The disclosed canister design allows a single canister to be used for both LEV II needs (second embodiment) and PZEV needs (third embodiment) simply by installing a scrubber in the insert to meet PZEV requirements. Where neither PZEV nor LEV II standards is required, the cylindrical wall may be omitted, and the insert still provides emissions control superior to that provided by the prior art solid-cylinder carbon fill.

BRIEF DESCRIPTION OF THE DRAWINGS

The present invention will now be described, by way of example, with reference to the accompanying drawings, in which:

FIG. 1 is an elevational cross-sectional view of a prior art two-chamber emissions adsorption canister, configured for meeting LEV II requirements;

FIG. 2 is an elevational view of a first prior art canister, showing a molded receptacle in the housing for incorporating a scrubber to meet PZEV requirements;

FIG. 3 is an elevational view of a second prior art canister, showing a separate scrubber housing attached downstream of the atmosphere port in the canister to meet PZEV requirements;

FIG. 4 is an elevational cross-sectional view of a first embodiment of an improved two-chamber emissions adsorption canister in accordance with the invention;

FIG. 5 is an isometric view from beneath of an insert for use in an improved canister in accordance with the invention;

FIG. 6 is an isometric view from above of the insert shown in FIG. 5;

FIG. 7 is an elevational cross-sectional view of a second embodiment of an improved two-chamber emissions adsorption canister in accordance with the invention;

FIG. 8 is an isometric side view of a scrubber monolith for use in the tube shown in FIGS. 7, 11, and 12;

FIG. 9 is a plan view of a flexible sling for holding and centering the scrubber shown in FIG. 8;

FIG. 10 is an isometric view from above showing the sling shown in FIG. 9 installed onto the scrubber shown in FIG. 8 to form a sub-assembly in preparation for insertion into the tube shown in FIGS. 7, 11, and 12;

FIG. 11 is an elevational cross-sectional view of a third embodiment of an improved two-chamber emissions adsorption canister in accordance with the invention, showing the scrubber installed to meet PZEV requirements; and

FIG. 12 is an elevational cross-sectional view showing the sling and scrubber shown in FIG. 10 installed as an alternative form of the third embodiment shown in FIG. 11.

DESCRIPTION OF THE PREFERRED EMBODIMENTS

The benefits of an improved emissions adsorption canister in accordance with the invention may be better appreciated by first considering exemplary prior art canisters.

Referring to FIG. 1, a first prior art emissions adsorption canister 10 comprises a housing 12 including a first chamber 14 separated from a second chamber 16 by a septum 18.

Housing 12 includes a first molded end cap 20 formed on first chamber 14 for receiving and distributing vapors 22 entering from a fuel tank 24 via an entrance port 26. Cap 20 includes a second port 28 selectively connectable to an internal combustion engine 30 for vacuum purge of adsorbed emissions 32 in reverse flow through canister 10. Typically, fuel tank 24 and engine 30 are components of a vehicle 31. The adsorption and purge modes are separated and regulated by valving and logical control means (not shown).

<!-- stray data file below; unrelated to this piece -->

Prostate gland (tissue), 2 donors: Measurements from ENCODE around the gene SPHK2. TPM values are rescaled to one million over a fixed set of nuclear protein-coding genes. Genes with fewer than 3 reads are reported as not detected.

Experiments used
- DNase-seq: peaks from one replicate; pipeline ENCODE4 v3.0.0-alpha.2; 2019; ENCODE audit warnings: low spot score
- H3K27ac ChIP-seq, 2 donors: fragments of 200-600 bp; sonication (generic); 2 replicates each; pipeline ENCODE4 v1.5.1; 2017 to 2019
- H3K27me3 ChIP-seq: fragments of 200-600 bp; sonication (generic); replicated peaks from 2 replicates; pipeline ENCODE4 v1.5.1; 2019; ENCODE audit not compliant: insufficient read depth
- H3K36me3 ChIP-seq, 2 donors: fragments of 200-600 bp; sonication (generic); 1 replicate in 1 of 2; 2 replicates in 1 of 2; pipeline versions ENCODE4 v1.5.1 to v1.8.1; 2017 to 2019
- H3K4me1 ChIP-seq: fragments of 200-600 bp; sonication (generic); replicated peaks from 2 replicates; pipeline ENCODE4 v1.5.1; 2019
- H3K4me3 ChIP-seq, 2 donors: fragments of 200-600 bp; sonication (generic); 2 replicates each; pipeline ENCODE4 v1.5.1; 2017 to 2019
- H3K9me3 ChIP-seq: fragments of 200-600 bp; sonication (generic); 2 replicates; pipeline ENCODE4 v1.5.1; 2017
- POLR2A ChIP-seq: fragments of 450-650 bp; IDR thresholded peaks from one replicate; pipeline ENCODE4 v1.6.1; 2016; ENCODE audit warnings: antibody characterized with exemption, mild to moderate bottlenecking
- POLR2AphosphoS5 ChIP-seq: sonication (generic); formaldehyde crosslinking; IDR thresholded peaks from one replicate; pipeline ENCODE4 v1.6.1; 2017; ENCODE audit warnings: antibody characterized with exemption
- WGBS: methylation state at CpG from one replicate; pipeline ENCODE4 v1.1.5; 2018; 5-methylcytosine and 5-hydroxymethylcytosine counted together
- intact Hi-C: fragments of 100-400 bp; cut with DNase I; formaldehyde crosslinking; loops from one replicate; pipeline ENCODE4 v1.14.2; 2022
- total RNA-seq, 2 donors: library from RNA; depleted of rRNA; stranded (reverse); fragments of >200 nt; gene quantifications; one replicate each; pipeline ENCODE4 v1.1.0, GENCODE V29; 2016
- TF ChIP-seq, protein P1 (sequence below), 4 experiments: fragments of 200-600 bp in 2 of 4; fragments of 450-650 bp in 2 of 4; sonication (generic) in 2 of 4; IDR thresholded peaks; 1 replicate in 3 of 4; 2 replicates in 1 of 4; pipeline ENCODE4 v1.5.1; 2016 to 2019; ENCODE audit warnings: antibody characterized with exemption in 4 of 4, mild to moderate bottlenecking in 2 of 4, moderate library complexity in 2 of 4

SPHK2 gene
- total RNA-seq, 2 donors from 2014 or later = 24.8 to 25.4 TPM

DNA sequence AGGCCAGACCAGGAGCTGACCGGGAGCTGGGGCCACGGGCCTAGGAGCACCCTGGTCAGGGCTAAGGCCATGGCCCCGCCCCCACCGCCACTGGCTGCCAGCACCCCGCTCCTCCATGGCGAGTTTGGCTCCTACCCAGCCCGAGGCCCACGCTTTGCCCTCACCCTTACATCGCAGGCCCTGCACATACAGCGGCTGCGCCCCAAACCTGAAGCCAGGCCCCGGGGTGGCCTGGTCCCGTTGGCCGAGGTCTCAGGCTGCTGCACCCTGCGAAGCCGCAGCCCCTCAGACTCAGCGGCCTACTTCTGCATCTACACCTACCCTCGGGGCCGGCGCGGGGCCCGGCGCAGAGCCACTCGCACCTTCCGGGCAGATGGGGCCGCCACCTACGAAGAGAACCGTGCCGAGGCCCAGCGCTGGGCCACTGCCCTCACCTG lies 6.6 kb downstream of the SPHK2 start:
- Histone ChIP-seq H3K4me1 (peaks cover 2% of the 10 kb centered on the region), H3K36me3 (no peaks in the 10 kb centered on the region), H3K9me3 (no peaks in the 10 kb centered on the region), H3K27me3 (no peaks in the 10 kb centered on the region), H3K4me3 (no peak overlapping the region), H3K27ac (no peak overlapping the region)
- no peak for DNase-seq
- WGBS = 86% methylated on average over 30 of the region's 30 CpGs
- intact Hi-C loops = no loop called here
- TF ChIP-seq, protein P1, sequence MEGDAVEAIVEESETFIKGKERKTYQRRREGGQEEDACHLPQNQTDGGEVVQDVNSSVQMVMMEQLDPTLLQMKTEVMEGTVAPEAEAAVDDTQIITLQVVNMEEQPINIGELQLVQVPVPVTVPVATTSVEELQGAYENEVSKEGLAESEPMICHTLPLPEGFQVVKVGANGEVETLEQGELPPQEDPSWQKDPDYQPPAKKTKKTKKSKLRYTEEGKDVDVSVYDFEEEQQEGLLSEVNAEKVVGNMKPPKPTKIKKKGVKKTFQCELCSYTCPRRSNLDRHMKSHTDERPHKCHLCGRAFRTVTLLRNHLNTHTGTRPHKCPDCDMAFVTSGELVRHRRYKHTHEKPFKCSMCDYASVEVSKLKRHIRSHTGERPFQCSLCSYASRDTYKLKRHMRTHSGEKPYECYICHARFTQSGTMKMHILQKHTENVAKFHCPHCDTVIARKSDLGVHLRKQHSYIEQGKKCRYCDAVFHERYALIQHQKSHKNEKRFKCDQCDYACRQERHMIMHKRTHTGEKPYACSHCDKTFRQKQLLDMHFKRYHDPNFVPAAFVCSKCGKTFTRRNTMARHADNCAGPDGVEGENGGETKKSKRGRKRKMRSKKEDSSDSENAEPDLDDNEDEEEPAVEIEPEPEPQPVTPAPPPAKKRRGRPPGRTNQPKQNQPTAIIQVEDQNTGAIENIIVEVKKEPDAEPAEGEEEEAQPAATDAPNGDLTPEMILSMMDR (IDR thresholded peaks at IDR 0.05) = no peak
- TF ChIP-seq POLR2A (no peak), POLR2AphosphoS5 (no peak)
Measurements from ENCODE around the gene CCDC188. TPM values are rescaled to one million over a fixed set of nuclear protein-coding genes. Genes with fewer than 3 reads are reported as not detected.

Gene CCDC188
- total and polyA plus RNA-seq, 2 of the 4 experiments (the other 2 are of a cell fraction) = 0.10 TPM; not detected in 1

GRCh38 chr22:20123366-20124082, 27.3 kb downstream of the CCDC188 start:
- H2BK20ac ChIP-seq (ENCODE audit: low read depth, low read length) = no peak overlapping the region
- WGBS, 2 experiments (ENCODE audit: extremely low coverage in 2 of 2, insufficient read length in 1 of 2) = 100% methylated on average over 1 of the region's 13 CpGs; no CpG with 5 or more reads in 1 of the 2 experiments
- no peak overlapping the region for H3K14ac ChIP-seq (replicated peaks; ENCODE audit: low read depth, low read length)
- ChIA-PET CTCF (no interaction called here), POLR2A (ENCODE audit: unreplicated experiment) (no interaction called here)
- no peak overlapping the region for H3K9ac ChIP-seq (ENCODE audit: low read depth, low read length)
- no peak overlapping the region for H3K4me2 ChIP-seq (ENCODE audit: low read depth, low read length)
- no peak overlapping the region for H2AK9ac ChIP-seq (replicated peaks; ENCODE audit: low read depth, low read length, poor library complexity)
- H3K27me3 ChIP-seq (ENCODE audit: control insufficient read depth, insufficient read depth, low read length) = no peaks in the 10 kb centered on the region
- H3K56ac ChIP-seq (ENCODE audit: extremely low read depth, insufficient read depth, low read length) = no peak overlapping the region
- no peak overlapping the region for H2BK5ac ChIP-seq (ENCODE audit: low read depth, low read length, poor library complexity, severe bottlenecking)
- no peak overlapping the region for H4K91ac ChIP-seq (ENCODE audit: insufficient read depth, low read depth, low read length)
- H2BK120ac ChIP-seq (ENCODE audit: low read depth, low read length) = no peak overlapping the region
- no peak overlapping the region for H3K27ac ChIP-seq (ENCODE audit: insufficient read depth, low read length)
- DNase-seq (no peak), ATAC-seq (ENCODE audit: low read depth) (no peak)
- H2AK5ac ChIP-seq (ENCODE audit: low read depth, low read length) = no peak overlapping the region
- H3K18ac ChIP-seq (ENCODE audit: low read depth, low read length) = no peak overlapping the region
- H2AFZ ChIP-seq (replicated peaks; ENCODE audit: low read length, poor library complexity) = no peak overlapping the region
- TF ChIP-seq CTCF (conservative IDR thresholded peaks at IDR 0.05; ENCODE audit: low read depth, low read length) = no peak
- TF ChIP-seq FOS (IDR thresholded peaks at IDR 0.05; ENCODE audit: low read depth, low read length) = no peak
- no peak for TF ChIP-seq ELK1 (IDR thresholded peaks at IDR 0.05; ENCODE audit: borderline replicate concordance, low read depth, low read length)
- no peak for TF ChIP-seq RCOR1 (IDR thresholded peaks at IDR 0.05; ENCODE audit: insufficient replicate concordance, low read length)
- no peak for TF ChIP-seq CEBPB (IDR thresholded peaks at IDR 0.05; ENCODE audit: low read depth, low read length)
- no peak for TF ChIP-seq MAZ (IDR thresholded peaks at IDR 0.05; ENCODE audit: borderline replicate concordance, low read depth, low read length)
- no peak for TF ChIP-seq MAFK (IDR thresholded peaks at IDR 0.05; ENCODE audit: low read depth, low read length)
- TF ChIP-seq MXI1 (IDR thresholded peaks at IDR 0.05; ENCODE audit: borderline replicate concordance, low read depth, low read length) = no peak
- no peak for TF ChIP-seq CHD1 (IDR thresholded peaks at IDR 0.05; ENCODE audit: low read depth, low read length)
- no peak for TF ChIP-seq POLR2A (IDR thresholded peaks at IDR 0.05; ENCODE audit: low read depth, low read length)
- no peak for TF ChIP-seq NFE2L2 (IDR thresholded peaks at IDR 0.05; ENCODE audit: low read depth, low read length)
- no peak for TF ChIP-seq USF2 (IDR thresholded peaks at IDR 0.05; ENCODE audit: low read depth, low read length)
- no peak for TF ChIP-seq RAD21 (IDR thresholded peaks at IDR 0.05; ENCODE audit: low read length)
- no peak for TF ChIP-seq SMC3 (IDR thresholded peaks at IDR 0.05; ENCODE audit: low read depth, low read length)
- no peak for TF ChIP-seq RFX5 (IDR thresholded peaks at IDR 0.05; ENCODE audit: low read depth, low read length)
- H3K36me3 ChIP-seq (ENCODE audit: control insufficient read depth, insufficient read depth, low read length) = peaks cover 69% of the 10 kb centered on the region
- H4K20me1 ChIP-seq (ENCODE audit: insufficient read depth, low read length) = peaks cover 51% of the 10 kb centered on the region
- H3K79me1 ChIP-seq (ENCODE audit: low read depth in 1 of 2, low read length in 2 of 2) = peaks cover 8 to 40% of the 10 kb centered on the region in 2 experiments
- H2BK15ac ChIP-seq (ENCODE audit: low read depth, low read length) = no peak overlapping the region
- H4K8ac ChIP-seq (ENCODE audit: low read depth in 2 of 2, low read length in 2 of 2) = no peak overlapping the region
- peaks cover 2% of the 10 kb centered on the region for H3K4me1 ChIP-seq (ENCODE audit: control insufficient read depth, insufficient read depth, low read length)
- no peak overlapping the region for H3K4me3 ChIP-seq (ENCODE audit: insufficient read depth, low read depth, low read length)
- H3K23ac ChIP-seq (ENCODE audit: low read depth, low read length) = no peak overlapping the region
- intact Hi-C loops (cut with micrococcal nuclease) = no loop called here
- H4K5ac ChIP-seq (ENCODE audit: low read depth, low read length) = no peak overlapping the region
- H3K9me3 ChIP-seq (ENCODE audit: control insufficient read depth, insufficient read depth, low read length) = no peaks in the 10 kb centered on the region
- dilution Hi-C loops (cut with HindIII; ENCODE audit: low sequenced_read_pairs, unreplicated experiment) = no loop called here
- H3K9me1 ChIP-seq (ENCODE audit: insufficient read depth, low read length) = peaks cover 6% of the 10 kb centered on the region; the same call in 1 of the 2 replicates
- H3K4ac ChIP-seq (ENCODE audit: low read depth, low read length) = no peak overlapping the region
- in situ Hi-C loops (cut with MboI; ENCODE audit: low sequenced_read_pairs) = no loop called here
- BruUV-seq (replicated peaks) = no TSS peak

Housing 12 includes a second end cap 34 formed on second chamber 16 for connecting second chamber 16 to atmosphere 36 via atmosphere port 38.

Housing 12 is molded such that first and second chambers 14,16 may be filled with emissions adsorbent, typically activated carbon 15, from open end 40 by inverting housing 12. Open end 40 is closed by a third end cap 42 having a crossover space 44 formed therein for allowing vapor flow 46 between chambers 14,16 in either direction. Perforated plates 48 keep the carbon from migrating within and out of the canister while permitting flow therethrough at low pressure resistance. An additional plate 50 is disposed across second chamber 16 and defines a final chamber 16 a which may be filled with special adsorption material 17 having better bleed emissions performance.

In adsorption mode of prior art canister 10, vapors 22 flow through cap 20 and are partially adsorbed in chamber 14. Additional vapors 52 flow through chamber 14, crossover space 44 (vapors 46), and are additionally adsorbed 54 in chambers 16,16 a. Air initially in canister 10 is expelled via atmosphere port 38.

In desorption mode, flow through the canister is reversed. First, a connection is opened between port 28 and engine 30. Then, vapors 32 are stripped from carbon in chambers 14,16,16 a by atmospheric air drawn in through port 38 and are conveyed to engine 30 where they are combusted.

As noted above, a shortcoming of prior art canister 10 is the relatively low L/D ratio in chamber 16 a making it less efficient. Further, chamber 16 a must be filled with carbon and settled and plate 50 installed in separate steps prior to the main filling step for chambers 14,16, at additional manufacturing complexity and cost.

Referring to FIG. 2, a second embodiment 10′ of a prior art canister includes a housing 12′ having an integrally molded receptacle 12 a for receiving a hydrocarbon scrubber (not visible) to meet PZEV standards.

Referring to FIG. 3, a third embodiment 10″ of a prior art canister includes a housing 12″ and a separate scrubber housing 12 b connected to the atmosphere port 38′ of housing 12″.